2 Deleted a sentence and changed initial sentence.Added remark on orientation and simple-connectedness

I think that at an elementary level in Algebraic/Differential Topology the most spectacular

An interesting application of De Rham's theorem is to show that certain differential manifolds are not diffeomorphic. Here are two examples.

1) For $n$ even the sphere $S^n$ and real projective space $\mathbb P^n(\mathbb R)$ are not diffeomorphic since $H^n(S^n) \simeq \mathbb R$ while $H^n(\mathbb P^n(\mathbb R))=0$. Ah, you say, but I can see that with the concepts of orientation or the fundamental group $\pi_1$: I don't need your Swiss's stuff! Fair enough: these are reasonable elementary alternatives.

2) Fix $N\geq 2$ and delete $k$ points from $\mathbb R ^N$: call $X_k$ the resulting manifold. Then for $k\neq l$, the manifolds $X_k$ and $X_l$ are not diffeomorphic since $dim_{\mathbb R} H^{N-1}(X_k )=k\neq l=dim_{\mathbb R} H^{N-1}(X_l )$ .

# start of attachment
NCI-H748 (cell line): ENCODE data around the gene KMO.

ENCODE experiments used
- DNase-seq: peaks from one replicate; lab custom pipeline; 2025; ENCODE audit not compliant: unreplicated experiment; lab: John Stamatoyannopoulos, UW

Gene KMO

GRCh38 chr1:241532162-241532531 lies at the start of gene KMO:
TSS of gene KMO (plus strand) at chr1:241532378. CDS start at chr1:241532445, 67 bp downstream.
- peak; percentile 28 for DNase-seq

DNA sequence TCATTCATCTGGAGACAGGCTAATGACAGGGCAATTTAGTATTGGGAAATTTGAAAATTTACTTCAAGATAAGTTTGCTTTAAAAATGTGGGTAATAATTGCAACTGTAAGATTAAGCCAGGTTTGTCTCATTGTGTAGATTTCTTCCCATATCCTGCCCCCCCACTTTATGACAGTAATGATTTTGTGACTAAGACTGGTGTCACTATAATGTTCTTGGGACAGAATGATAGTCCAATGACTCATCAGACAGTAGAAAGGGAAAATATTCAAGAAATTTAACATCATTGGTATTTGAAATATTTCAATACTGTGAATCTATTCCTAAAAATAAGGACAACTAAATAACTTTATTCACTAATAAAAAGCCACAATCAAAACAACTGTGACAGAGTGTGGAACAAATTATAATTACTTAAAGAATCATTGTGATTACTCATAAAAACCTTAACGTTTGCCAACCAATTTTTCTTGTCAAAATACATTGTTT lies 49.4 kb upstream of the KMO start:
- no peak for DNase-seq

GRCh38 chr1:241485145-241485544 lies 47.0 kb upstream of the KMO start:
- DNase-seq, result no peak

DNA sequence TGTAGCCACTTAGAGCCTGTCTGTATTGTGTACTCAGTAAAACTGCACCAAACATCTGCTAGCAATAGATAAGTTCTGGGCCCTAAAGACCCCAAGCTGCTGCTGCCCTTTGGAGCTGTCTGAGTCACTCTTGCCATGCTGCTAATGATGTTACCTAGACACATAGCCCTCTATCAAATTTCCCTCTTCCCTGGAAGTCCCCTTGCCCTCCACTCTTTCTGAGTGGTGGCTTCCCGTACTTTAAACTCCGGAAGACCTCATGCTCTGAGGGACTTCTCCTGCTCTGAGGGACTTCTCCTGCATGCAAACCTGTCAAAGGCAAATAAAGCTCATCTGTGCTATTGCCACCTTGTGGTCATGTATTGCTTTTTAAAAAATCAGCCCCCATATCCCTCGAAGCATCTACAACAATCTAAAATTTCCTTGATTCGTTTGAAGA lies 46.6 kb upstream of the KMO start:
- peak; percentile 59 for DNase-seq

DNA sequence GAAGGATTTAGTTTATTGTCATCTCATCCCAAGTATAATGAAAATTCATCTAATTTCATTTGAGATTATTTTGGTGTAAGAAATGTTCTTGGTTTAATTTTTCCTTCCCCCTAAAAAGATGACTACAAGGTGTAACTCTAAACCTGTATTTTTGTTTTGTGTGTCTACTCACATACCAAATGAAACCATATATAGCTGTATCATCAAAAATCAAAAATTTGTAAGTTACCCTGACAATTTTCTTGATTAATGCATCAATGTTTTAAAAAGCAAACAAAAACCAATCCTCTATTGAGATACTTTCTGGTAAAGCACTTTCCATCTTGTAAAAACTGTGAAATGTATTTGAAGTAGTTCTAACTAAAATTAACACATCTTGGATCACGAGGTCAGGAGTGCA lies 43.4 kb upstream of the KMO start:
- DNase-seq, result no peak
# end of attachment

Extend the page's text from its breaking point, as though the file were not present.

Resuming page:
What However they are both orientable, and simply connected for $N\geq 3$. So the elementary tools of example 1) do you say now group fundamentalist Swissophobe?not apply.

1

I think that at an elementary level in Algebraic/Differential Topology the most spectacular application of De Rham's theorem is to show that certain differential manifolds are not diffeomorphic. Here are two examples.

1) For $n$ even the sphere $S^n$ and real projective space $\mathbb P^n(\mathbb R)$ are not diffeomorphic since $H^n(S^n) \simeq \mathbb R$ while $H^n(\mathbb P^n(\mathbb R))=0$. Ah, you say, I can see that with orientation or the fundamental group $\pi_1$: I don't need your Swiss's stuff! Fair enough.

2) Fix $N\geq 2$ and delete $k$ points from $\mathbb R ^N$: call $X_k$ the resulting manifold. Then for $k\neq l$, the manifolds $X_k$ and $X_l$ are not diffeomorphic since $dim_{\mathbb R} H^{N-1}(X_k )=k\neq l=dim_{\mathbb R} H^{N-1}(X_l )$ .

What do you say now group fundamentalist Swissophobe?